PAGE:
How do I get my protective order enforced in another state?
Federal law does not require you to take any special steps to get your protective order enforced in another state.
Many states do have laws or rules about registering or filing of out-of-state orders, which can make enforcement easier, but a valid order is enforceable regardless of whether it has been registered or filed in the new state.1 Rules differ from state to state, so it may be helpful to find out what the rules are in your new state. You can contact a local domestic violence organization for more information by visiting our Advocates and Shelters page and entering your new state in the drop-down menu.
Note: It is important to keep a copy of your DVPO with you at all times. It is also a good idea to know the rules of states you will be living in or visiting to ensure that your out-of-state order can be enforced in a timely manner.
1 18 U.S.C. § 2265(d)(2)
Do I need anything special to get my protective order enforced in another state?
It may be helpful to have a certified copy of your protective order. A certified copy says that it is a “true and correct” copy. The copy you originally received should have been a certified copy. If your copy is not a certified copy, go to the court that gave you the order and ask the clerk’s office for a certified copy.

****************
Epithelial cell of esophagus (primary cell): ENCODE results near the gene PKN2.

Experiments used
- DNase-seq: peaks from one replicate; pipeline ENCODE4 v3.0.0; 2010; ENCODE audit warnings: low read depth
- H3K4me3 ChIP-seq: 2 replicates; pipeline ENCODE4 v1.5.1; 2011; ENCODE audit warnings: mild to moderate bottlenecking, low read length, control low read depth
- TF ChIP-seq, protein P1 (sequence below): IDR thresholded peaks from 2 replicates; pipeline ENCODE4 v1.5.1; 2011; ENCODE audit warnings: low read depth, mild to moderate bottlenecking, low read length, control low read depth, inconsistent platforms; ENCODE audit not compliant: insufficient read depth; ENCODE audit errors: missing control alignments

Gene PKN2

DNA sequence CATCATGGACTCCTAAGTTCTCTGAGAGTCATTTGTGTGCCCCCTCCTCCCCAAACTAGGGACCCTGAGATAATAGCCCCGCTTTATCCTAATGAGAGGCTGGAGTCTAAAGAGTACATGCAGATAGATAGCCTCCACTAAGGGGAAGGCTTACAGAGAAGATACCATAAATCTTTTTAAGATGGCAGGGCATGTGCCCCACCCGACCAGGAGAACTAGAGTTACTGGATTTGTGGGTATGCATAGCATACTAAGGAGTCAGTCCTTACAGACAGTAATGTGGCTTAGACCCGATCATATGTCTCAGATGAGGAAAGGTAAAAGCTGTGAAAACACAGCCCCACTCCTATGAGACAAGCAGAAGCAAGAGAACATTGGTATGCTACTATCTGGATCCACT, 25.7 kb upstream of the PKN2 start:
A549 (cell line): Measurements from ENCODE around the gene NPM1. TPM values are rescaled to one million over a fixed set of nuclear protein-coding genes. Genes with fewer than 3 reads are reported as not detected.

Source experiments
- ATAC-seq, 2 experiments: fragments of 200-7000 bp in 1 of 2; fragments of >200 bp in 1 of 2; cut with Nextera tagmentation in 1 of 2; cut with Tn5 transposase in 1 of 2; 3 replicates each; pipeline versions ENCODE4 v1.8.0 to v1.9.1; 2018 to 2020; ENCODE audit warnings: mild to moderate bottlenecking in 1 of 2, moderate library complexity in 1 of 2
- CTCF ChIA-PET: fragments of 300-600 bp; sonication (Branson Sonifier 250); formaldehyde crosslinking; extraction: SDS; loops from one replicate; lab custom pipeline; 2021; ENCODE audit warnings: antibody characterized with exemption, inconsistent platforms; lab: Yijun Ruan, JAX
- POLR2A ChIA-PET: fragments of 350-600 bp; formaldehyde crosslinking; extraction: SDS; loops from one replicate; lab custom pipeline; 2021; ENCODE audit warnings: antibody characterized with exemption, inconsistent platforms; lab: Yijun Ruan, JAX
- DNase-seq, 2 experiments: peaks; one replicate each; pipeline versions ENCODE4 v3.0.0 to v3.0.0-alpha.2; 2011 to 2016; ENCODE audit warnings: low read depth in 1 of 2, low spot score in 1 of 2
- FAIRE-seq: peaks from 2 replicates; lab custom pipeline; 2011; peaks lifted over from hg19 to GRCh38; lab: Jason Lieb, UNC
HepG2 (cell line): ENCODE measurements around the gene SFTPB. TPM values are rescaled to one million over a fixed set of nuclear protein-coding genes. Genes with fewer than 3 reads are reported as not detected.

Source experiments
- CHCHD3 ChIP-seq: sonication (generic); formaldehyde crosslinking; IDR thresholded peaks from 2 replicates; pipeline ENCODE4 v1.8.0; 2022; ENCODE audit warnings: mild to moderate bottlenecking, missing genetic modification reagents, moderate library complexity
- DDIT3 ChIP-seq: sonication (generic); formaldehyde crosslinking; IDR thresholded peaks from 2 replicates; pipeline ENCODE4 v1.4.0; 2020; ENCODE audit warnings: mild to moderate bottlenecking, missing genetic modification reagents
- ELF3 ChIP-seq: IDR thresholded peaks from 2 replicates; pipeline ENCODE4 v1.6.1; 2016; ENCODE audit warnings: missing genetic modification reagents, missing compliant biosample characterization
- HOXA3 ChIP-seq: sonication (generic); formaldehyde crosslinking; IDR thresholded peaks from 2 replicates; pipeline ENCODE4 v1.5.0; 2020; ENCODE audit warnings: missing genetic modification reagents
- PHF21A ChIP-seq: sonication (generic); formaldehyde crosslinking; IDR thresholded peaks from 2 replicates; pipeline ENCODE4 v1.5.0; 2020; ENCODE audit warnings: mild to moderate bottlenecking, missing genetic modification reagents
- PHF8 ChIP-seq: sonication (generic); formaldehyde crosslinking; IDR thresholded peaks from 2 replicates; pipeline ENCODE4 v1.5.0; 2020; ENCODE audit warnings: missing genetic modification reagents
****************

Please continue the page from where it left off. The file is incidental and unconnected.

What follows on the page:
Can I get someone to help me? Do I need a lawyer?
You do not need a lawyer to get your protective order enforced in another state.
However, you may want to get help from a local domestic violence advocate or attorney in the state that you move to. They can let you know what the advantages and disadvantages are for registering your protective order, and help you through the process if you decide to do so.
To find a domestic violence advocate or an attorney in the state you are moving to, click on Places that Help and select the appropriate state in the drop-down menu.
Do I need to tell the court in Louisiana if I move?
It might be a good idea to give the court a current address so that you can be notified of any actions that are taken regarding your protective order. If you provide your new address to the court, you can ask that it be kept confidential.1 You can also give the court an address of a trusted friend or P.O. box if you feel unsafe giving out your street address.
1 LA R.S. § 46:2134(B)